Menu Close

Multilingual Christmas Wishes

Christmas is coming and I’ve spent the weekend designing this year’s Christmas cards for my family. Before delving into the creative process,  I asked myself “What is Christmas for me?”

1. Family
2. Delicious food
3. More yummy food
4. Sunny weather
5. Did I mention the food?

And here is the result!

Expat Gone Foreign, tXc, language comics, travel comics, fun cards

I also wanted to wish everyone a “merry Christmas” in their native language, because “If you talk to [a man] in his language, that goes to his heart”. But who has the time to customize every card? The solution is sending multilingual Christmas wishes! Not only do they promote language fun, but they also provide two minutes of coloring relaxation.

Expat Gone Foreign, tXc, language comics, travel comics, fun cards

And the best part is… these Christmas cards are now available in the Expat Gone Foreign’s Store, ta-dah! Here are the links:

Multilingual Merry Christmas (card)
Christmas is coming! (card)
Christmas is coming! (postcard)
¡Llega la navidad! (postcard)

Surprise your family and friends with multilingual wishes! :D

Do you have questions, suggestions or wishes? Send me an email at expatgoneforeign@gmail.com : )

Kids vs. Dogs

Once you get to a certain age 1, specially as a woman, people won’t stop nagging you about having kids 2. No, thanks! My affection is reserved to other mammals.

Expat Gone Foreign, tXc, childfree, love dogs, pets

German Time Measurements

As if the German language weren’t twisted enough with its random gendered articles and convoluted syntax, even simple time structures can mess up your whole schedule. Expat Gone Foreign, tXc, German time, die Uhrzeit auf Deutsch, Deutsche Sprache schwere SpracheIn the spoken language, 3:00, 3:05, 3:10 and so on are easy: drei Uhr (three hour), fünf nach drei (five after three), zehn nach drei (ten after three). But when the minute hand reaches “half past”, Germans take the next full hour as a reference. In German – unlike most languages – “halb drei” wouldn’t be “half past three” but “half past two”, in the sense of “we are half way to three”.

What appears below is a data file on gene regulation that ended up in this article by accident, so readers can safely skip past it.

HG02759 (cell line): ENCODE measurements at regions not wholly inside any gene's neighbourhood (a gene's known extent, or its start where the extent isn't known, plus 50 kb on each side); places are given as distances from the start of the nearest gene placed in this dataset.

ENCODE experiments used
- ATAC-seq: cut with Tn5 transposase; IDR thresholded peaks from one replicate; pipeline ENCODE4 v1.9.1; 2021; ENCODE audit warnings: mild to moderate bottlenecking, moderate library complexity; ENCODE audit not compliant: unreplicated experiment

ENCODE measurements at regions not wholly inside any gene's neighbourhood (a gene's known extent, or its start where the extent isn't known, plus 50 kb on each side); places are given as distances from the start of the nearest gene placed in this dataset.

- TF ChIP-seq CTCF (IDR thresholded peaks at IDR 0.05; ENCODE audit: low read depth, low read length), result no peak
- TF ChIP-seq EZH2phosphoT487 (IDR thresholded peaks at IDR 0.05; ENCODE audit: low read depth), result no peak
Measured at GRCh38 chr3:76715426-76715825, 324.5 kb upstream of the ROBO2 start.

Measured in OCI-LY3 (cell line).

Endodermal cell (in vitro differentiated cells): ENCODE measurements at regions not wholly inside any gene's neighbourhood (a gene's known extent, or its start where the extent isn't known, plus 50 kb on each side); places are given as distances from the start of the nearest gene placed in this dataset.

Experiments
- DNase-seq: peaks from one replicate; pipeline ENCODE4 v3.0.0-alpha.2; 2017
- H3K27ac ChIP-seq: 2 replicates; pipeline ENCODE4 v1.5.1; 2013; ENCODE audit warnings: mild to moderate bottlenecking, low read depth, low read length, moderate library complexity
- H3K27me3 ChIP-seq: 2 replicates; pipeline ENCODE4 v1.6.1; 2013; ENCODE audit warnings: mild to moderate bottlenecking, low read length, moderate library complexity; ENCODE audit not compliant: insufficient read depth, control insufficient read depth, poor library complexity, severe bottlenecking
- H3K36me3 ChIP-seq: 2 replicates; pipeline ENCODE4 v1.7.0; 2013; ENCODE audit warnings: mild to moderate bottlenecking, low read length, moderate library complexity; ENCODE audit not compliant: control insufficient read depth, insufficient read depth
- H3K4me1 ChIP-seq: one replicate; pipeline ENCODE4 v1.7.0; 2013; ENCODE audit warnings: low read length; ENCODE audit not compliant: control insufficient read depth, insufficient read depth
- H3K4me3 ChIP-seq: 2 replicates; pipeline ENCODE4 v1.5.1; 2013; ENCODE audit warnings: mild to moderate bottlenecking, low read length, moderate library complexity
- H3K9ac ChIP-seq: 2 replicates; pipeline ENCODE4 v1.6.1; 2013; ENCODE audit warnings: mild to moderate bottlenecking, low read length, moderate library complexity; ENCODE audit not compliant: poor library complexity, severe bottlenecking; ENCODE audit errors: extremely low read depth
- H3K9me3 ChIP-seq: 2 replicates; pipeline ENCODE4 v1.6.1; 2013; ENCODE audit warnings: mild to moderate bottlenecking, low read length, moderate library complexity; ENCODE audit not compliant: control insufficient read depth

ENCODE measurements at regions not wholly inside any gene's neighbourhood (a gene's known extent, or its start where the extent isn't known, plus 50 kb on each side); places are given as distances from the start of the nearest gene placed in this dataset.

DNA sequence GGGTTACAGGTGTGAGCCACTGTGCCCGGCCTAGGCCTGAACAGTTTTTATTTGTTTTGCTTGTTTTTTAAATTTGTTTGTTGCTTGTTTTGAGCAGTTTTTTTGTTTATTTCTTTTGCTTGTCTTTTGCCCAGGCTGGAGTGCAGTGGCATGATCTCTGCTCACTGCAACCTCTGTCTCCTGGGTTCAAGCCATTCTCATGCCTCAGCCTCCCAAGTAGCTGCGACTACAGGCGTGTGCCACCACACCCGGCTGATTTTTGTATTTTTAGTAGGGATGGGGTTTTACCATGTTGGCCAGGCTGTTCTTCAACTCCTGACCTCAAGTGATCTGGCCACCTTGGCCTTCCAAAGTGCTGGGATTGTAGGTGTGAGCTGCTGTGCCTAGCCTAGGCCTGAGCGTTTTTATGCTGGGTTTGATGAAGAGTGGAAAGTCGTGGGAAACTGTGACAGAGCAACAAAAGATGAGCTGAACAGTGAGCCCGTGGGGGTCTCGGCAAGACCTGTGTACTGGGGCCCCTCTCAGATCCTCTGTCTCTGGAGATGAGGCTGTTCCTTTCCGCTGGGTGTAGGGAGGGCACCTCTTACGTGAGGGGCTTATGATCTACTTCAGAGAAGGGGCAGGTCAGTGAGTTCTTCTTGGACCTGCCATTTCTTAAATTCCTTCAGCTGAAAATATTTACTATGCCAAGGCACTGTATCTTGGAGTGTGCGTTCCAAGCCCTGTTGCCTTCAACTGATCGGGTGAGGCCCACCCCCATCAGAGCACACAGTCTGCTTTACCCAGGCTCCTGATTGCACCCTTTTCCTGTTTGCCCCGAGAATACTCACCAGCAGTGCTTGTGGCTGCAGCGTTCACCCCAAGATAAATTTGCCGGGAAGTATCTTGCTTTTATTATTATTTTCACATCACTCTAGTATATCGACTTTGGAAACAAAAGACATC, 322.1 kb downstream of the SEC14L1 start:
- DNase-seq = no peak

This incident made me realize two things. First, the reason why Germans think of foreigners as “tardy people whose idea of being on time is showing up an hour late”. If you don’t know how time works and get all your appointments at “half”, you are bound to perpetuate the stereotype of the lazy, unpunctual foreigner.

The other thing I realized is that Germans live in the future. Instead of taking the current hour as a reference, they jump on to the next, as if they were anxious to get past the present. For 3:25 they’ll say “fünf vor halb vier”, literally “five before half way to four”. With such a rush to beat time, no one can really enjoy the present. No wonder everyone is so stressed out.

Expat Gone Foreign, linguist, travel and language comics, life abroad